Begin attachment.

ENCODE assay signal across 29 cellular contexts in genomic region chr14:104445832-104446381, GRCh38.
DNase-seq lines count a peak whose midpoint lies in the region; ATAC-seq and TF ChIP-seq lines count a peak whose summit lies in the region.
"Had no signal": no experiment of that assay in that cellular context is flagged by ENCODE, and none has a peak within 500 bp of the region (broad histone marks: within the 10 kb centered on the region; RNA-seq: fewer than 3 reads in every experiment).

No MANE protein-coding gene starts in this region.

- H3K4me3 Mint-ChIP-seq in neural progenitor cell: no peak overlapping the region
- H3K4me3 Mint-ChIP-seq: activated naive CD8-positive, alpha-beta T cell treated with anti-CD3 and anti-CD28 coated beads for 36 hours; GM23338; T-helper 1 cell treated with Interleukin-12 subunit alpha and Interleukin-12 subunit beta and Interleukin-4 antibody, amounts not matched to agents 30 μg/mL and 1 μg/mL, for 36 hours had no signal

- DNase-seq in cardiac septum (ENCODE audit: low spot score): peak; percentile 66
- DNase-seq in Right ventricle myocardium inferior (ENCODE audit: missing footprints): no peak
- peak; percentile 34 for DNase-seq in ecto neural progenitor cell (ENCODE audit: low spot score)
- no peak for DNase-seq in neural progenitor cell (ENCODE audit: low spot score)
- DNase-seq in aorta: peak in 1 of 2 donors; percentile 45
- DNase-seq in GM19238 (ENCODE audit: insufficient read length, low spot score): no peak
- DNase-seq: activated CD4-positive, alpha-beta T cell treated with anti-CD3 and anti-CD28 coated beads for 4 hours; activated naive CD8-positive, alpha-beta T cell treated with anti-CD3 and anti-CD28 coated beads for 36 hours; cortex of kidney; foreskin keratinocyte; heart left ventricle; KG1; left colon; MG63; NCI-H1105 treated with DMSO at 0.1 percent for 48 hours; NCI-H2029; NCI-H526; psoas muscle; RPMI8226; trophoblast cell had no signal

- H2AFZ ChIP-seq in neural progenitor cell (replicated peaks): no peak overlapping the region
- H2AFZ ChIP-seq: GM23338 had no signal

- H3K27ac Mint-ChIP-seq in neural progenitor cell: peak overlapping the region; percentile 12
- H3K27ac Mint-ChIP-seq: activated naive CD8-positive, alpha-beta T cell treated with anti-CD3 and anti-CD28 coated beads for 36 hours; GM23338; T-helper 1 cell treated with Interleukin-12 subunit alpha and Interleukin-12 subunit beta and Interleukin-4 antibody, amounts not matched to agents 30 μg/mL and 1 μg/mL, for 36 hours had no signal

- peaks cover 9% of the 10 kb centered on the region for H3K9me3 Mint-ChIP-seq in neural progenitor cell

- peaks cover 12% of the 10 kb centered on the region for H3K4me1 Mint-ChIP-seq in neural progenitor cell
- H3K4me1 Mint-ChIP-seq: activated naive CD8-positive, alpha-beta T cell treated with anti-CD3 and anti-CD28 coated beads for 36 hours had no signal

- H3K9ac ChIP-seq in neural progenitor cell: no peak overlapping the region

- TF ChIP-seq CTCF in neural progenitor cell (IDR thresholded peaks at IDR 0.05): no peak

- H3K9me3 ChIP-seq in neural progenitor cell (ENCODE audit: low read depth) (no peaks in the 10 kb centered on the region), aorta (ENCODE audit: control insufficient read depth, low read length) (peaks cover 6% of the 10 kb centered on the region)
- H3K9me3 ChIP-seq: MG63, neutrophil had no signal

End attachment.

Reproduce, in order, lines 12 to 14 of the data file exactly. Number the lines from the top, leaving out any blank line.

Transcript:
- DNase-seq in GM19238 (ENCODE audit: insufficient read length, low spot score): no peak
- DNase-seq: activated CD4-positive, alpha-beta T cell treated with anti-CD3 and anti-CD28 coated beads for 4 hours; activated naive CD8-positive, alpha-beta T cell treated with anti-CD3 and anti-CD28 coated beads for 36 hours; cortex of kidney; foreskin keratinocyte; heart left ventricle; KG1; left colon; MG63; NCI-H1105 treated with DMSO at 0.1 percent for 48 hours; NCI-H2029; NCI-H526; psoas muscle; RPMI8226; trophoblast cell had no signal

- H2AFZ ChIP-seq in neural progenitor cell (replicated peaks): no peak overlapping the region